Rice tariffs burden Japanese consumers and the economy

Japan now uses a quota system to import less than 10 percent of all rice consumed, tariff-free; the rest runs up against a whopping 500 percent wall. As a result, Japanese consumers pay three to four times more for food than people do elsewhere.

According to economist Keijiro Otsuka:

  • If the tariffs were abolished or significantly reduced, Japan would find itself importing more than half the rice it consumes.

  • An open Japanese market would probably create a trickle-down effect for other rice-producing nations.

  • Farmers in California, Australia and China – where producer prices are one-tenth those in Japan – would be the biggest beneficiaries; they produce the short-grain, stickier Japonica rice that Japanese consumers prefer.

  • Poorer tropical countries unable to produce such rice would, probably sell more of their own rice to China, which would most likely shift some of its production over to Japonica for export.

    The country's farm policies have stymied many potential free-trade deals with exporting countries. The farmers' aversion to regional and bilateral trade agreements has also hurt Japanese manufacturers in dealing with countries where competing nations enjoy duty-free privileges. Over the long run, it could affect Japan's critical relationship with China, which is eager to sell Japan cheap rice.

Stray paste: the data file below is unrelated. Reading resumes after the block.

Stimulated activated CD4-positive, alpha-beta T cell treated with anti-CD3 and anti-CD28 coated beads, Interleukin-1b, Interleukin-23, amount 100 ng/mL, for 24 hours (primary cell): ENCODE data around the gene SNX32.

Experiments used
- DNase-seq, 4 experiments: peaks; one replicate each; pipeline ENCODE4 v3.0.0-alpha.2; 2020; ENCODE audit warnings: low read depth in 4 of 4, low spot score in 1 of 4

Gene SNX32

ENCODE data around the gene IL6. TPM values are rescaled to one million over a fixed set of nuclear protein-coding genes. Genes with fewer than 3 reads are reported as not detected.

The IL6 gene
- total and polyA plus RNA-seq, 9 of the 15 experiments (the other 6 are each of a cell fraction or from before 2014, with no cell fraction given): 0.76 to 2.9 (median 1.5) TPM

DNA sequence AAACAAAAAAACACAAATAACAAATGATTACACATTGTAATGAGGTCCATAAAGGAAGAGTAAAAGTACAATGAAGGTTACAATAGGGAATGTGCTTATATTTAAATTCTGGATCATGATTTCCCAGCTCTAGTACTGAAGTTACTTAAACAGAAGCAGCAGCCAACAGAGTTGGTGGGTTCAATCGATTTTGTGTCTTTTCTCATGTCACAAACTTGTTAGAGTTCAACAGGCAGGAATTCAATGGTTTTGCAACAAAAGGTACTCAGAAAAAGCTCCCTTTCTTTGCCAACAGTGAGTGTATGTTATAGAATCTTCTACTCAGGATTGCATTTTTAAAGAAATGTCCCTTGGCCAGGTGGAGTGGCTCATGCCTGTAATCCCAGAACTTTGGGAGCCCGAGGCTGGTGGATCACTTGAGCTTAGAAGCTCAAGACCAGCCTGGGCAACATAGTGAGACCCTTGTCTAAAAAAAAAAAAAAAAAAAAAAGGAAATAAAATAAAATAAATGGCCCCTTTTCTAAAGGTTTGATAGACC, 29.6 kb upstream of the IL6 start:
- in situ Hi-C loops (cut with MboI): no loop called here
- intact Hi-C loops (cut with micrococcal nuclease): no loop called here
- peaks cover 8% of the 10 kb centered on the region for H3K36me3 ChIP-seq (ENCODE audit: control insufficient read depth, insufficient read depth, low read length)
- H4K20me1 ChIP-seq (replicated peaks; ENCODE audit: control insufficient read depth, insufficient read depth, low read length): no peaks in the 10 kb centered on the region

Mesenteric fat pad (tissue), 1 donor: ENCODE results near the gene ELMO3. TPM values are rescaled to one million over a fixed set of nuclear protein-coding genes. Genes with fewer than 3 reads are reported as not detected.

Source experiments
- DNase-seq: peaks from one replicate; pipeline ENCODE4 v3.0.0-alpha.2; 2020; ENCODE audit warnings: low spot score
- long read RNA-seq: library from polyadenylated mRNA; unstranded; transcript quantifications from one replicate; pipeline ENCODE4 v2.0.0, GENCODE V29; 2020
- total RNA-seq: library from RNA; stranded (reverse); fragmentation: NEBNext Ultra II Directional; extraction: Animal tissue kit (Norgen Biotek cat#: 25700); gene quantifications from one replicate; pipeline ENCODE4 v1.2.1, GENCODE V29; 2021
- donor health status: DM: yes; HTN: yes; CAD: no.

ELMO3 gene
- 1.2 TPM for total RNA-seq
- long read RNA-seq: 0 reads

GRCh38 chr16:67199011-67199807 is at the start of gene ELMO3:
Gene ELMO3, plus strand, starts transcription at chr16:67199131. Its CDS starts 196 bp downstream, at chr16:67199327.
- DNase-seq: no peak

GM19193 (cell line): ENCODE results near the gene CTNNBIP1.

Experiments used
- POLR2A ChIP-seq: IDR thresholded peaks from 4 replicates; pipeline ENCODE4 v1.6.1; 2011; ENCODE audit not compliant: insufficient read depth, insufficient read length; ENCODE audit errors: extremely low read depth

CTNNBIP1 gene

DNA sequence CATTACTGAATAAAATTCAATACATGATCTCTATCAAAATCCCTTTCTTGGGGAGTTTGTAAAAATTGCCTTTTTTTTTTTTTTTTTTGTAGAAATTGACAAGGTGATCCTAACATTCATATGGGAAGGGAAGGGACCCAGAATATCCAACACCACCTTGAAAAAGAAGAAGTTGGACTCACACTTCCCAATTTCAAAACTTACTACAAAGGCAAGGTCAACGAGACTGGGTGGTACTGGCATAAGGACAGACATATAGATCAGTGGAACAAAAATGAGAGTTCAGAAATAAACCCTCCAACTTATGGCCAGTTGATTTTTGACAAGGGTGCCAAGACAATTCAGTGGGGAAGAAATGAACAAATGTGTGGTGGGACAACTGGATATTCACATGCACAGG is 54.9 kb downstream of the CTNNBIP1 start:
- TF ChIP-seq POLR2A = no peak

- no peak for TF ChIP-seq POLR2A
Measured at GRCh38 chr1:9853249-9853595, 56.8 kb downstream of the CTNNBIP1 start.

Japanese farmers equate that kind of change with the end of Japanese agriculture, but Otsuka and other Japanese economists don't agree. They say a restructuring of the farming sector might mean that farms of tomorrow would be larger and more efficient.

    Source: Andres Martinez, Who Said Anything About Rice? Free Trade Is About Cars and PlayStations, New York Times, August 10, 2003.

    For text http://www.nytimes.com/2003/08/10/opinion/10SUN3.html
    For more on Tariffs and Trade Barriers http://www.ncpa.org/iss/int/

    A review of recent U.S. recessions shows that there has been a change in the behaviour of productivity. Historically, a sharp drop in productivity preceded recessions, as employers kept workers on even as output fell.

    Productivity rose after the recession mainly because employers were reluctant to hire as output increased, says Bruce Bartlett:

  • Thus, in the 6 quarters preceding the trough of the 1973-75 recession there was zero increase in productivity during that whole period.

  • In the 6 quarters before the 1981-82 recession, the total increase in productivity was just 0.8 percent.

  • In the 6 quarters after the trough, productivity rose by 5.9 percent in both cases.

    This started to change with the 1990-91 recession.

  • Productivity rose by 1.2 percent going into the recession and 4.5 percent coming out.

  • The higher productivity going in meant that fewer workers were needed coming out of the recession.